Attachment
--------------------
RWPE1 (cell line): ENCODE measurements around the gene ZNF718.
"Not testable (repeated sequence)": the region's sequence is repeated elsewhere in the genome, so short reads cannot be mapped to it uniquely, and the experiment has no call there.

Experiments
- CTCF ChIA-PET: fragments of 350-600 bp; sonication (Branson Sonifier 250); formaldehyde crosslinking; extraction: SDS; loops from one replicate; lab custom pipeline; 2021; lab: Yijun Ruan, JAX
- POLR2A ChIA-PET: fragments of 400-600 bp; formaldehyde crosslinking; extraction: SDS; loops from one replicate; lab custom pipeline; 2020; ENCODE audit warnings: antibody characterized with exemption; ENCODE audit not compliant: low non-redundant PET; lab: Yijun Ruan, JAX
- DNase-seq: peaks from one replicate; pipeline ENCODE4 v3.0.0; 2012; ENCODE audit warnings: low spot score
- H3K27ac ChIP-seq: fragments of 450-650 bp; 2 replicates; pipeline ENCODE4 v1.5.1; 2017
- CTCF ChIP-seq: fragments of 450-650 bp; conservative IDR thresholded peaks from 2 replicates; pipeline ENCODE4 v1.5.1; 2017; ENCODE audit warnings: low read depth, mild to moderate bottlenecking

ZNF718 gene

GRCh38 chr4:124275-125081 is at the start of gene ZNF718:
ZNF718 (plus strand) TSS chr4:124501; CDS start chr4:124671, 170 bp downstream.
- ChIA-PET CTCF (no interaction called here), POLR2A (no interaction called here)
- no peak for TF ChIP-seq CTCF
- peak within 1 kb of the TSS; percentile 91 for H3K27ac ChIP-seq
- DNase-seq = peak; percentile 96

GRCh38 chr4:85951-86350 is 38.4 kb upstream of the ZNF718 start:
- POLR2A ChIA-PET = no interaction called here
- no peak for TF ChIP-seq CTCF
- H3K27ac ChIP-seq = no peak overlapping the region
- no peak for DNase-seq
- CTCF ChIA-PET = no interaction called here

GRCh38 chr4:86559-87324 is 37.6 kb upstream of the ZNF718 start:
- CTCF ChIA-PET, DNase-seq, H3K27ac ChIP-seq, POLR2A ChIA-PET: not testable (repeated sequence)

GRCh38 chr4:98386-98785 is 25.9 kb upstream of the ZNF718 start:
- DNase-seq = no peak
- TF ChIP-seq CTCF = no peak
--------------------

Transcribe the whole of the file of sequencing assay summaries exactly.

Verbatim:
RWPE1 (cell line): ENCODE measurements around the gene ZNF718.
"Not testable (repeated sequence)": the region's sequence is repeated elsewhere in the genome, so short reads cannot be mapped to it uniquely, and the experiment has no call there.

Experiments
- CTCF ChIA-PET: fragments of 350-600 bp; sonication (Branson Sonifier 250); formaldehyde crosslinking; extraction: SDS; loops from one replicate; lab custom pipeline; 2021; lab: Yijun Ruan, JAX
- POLR2A ChIA-PET: fragments of 400-600 bp; formaldehyde crosslinking; extraction: SDS; loops from one replicate; lab custom pipeline; 2020; ENCODE audit warnings: antibody characterized with exemption; ENCODE audit not compliant: low non-redundant PET; lab: Yijun Ruan, JAX
- DNase-seq: peaks from one replicate; pipeline ENCODE4 v3.0.0; 2012; ENCODE audit warnings: low spot score
- H3K27ac ChIP-seq: fragments of 450-650 bp; 2 replicates; pipeline ENCODE4 v1.5.1; 2017
- CTCF ChIP-seq: fragments of 450-650 bp; conservative IDR thresholded peaks from 2 replicates; pipeline ENCODE4 v1.5.1; 2017; ENCODE audit warnings: low read depth, mild to moderate bottlenecking

ZNF718 gene

GRCh38 chr4:124275-125081 is at the start of gene ZNF718:
ZNF718 (plus strand) TSS chr4:124501; CDS start chr4:124671, 170 bp downstream.
- ChIA-PET CTCF (no interaction called here), POLR2A (no interaction called here)
- no peak for TF ChIP-seq CTCF
- peak within 1 kb of the TSS; percentile 91 for H3K27ac ChIP-seq
- DNase-seq = peak; percentile 96

GRCh38 chr4:85951-86350 is 38.4 kb upstream of the ZNF718 start:
- POLR2A ChIA-PET = no interaction called here
- no peak for TF ChIP-seq CTCF
- H3K27ac ChIP-seq = no peak overlapping the region
- no peak for DNase-seq
- CTCF ChIA-PET = no interaction called here

GRCh38 chr4:86559-87324 is 37.6 kb upstream of the ZNF718 start:
- CTCF ChIA-PET, DNase-seq, H3K27ac ChIP-seq, POLR2A ChIA-PET: not testable (repeated sequence)

GRCh38 chr4:98386-98785 is 25.9 kb upstream of the ZNF718 start:
- DNase-seq = no peak
- TF ChIP-seq CTCF = no peak